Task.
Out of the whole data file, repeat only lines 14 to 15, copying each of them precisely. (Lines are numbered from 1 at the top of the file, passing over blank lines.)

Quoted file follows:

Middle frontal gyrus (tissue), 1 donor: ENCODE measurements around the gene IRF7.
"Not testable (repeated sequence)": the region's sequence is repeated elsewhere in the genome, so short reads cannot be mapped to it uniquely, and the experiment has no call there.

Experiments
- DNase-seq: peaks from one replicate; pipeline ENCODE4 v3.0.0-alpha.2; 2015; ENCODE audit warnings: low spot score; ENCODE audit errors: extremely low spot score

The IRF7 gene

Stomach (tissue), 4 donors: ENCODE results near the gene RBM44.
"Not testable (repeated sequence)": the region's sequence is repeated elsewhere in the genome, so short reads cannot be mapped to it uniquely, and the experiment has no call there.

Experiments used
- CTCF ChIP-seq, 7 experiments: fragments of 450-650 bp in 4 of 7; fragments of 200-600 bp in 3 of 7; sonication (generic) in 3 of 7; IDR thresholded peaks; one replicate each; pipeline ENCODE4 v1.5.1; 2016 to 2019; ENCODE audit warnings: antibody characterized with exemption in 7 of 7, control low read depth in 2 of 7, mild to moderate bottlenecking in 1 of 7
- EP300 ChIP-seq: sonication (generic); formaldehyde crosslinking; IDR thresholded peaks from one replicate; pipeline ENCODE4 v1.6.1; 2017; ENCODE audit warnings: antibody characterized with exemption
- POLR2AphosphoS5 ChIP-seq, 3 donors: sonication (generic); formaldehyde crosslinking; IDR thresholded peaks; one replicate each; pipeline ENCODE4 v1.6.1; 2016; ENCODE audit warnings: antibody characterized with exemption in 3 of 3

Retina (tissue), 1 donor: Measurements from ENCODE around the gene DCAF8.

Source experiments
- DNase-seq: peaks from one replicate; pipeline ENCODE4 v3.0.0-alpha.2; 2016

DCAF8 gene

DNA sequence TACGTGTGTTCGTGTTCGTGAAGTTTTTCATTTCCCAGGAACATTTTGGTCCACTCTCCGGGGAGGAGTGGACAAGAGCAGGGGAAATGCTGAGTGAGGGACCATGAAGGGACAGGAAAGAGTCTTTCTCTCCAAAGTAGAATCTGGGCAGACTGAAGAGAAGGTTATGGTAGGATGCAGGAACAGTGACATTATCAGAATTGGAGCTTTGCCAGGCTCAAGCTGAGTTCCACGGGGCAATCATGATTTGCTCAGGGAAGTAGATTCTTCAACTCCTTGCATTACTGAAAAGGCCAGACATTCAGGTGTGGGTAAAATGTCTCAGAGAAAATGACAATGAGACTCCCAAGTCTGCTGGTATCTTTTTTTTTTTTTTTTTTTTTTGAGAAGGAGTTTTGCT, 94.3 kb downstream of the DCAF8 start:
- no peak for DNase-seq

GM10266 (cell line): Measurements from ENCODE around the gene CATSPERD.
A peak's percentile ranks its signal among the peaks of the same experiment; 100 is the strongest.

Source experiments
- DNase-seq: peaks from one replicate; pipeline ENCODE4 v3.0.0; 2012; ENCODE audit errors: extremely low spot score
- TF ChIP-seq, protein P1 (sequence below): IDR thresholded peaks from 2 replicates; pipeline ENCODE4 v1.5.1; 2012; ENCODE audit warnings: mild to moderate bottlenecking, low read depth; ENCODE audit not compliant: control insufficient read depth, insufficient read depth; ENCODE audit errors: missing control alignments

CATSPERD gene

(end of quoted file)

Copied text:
- DNase-seq: peaks from one replicate; pipeline ENCODE4 v3.0.0-alpha.2; 2016

DCAF8 gene